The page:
For example, my middle child loves to create and edit videos. So why not use this modality for his expression instead? He actually directs and produces short videos where he and his friends are the main actors. His channels are not super popular (around 1000 followers), but at least he expresses himself.

Why is writing so intimidating?

My own children fear writing. I did not find mentions of this issue elsewhere, so I will go with what I know:

  • Children do more typing than writing. They simply do not practice writing as much as we used to,
  • When the kids get to write, quite often it is in their workbook in a space that is too big or too small.
  • Teachers are critical not only toward the content but also organization and esthetics. It is much easier to write nicely is a square notebook than in a workbook.
  • Parents and teachers are obsessed with what and how children write. A large part of the participation in the class is simply writing after the teacher. Quite often children do not have the attention span to understand the teacher and write at the same time.
  • Fully drafted answers tend to be very boring. There are very strict templates which are almost copied each time, and very little extra text added by the student.

It looks like the problem is the lack of unsupervised practice. Quite possibly expressive writing without parental criticism is able to provide sufficient training and fix the technique. Unfortunately, there is simply not enough stimulation and gamification for this activity,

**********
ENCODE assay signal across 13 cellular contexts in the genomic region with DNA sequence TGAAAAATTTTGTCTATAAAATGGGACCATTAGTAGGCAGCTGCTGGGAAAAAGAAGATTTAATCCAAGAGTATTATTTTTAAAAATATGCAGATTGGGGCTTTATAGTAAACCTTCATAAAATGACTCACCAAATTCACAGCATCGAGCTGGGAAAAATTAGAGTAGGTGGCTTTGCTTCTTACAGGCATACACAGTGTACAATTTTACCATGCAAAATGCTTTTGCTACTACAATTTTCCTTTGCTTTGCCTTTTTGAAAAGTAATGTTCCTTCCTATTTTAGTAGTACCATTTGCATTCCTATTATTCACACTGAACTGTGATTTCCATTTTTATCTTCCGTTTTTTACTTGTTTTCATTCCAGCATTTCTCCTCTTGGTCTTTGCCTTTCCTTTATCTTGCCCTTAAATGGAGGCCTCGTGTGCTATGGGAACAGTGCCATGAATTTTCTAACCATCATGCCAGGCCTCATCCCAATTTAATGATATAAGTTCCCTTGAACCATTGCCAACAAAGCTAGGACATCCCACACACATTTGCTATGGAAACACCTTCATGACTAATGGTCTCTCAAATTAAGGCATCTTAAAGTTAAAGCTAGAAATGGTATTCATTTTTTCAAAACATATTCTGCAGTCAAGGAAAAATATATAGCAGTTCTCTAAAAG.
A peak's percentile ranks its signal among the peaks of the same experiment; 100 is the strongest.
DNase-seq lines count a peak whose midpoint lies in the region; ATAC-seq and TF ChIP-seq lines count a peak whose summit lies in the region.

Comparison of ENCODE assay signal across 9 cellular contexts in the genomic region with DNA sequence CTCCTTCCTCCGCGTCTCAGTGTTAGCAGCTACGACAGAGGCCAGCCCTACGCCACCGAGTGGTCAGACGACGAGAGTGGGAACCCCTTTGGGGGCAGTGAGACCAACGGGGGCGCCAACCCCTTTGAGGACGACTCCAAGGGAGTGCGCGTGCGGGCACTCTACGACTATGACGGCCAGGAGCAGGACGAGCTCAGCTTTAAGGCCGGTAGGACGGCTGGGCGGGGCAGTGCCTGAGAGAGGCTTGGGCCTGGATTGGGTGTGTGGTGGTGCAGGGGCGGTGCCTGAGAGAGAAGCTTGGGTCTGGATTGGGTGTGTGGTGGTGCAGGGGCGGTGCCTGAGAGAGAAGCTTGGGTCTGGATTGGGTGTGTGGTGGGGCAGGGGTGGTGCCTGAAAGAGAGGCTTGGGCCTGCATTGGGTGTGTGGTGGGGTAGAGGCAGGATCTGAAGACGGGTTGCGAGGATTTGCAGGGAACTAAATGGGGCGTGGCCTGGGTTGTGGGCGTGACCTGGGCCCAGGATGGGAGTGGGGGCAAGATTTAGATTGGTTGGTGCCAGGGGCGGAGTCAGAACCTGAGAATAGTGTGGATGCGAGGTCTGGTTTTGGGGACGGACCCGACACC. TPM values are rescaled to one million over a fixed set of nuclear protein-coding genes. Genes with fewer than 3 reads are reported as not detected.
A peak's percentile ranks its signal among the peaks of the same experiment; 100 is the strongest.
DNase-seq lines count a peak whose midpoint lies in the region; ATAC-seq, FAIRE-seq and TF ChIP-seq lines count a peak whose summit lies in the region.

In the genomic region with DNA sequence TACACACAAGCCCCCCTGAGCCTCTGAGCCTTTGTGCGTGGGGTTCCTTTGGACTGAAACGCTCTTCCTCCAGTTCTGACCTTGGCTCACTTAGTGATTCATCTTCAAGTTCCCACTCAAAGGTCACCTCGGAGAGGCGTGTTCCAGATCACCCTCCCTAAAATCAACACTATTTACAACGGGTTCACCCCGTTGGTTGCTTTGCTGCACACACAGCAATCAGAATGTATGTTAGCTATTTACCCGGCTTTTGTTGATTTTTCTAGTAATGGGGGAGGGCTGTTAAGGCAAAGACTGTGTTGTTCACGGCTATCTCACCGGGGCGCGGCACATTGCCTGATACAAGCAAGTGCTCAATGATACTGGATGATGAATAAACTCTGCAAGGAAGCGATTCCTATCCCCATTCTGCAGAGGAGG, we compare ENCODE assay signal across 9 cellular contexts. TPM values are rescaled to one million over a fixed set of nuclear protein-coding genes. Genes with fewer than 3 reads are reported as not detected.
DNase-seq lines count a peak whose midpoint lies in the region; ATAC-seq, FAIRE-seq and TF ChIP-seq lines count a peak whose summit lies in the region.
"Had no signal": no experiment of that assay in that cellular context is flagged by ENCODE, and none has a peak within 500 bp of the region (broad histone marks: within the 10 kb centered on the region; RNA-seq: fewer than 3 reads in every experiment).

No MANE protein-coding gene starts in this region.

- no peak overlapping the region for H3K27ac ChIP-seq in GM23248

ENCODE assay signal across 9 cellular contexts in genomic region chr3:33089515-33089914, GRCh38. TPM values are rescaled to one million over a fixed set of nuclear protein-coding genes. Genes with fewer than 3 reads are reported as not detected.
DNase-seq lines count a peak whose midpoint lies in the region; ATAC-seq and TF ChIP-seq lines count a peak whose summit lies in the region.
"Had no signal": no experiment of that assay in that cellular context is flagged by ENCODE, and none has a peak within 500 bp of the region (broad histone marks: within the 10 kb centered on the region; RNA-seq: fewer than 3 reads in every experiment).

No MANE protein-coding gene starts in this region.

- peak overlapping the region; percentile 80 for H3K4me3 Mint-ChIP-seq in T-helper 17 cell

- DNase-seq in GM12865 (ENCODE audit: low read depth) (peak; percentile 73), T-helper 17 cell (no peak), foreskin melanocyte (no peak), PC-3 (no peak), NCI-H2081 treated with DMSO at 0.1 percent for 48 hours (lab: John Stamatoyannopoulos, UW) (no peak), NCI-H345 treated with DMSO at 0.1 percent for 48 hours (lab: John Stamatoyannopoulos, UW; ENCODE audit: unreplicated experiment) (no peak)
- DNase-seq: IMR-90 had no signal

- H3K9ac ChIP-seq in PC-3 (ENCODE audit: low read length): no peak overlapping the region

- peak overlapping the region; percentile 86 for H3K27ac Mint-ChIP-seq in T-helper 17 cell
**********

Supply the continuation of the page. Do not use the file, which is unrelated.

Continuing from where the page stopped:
On a positive side, once the children learn speed-typing they simply type everything they want. My kids have mechanical keyboards and type faster than talk.

Maybe writing on paper is getting outdated? There are conflicting scientific studies. I definitely type a lot more than write, and Anna writes more. Other experts are also divided.

Spelling

This tends to be the most intimidating part of writing. I hate writing in Hebrew without a speller since I am more likely to make mistakes. My Russian and English are relatively clean. I acquired Hebrew when I was 14 years old and I did not have to write tens of thousands of documents in Hebrew. There are letters that look different but sound alike, and I hate making mistakes.

My boys also fear of mistakes they make writing.

The question here: should we practice spelling using various spelling training exercises, do a lot of expressive writing and learn from the speller our mistakes, or type and trust the speller?

I will let you decide. Possibly if you are multilingual, the answer is more complex…

And while you are contemplating this… How much effort should our children invest in learning proper calligraphy?

calligraphy

Boys read less than girls

In some reading parameters, girls are twice (!) more successful than boys, and the gap does not disappear. Why?

  • Boys require higher stimulation and are less likely to sit and read
  • Verbal abilities of women are generally higher, while men have better visual skills
  • Early on girls are better to develop phonological awareness and letter recognition; the gap stays if no special efforts are applied
  • Fathers are less likely to read to their kids, so the activity is perceived as not masculine. (This is also my fault, as I hate reading aloud.)

Once my boys became old enough, I started to tell them stories about the stuff that I read. My father also used to do it when I was a teenager. This discussion of the stuff we read tends to close the linguistic gap.

A dialog about reading is even more important than reading together. Since men are less inclined to read, we should be more inclined to talk about the stuff we read.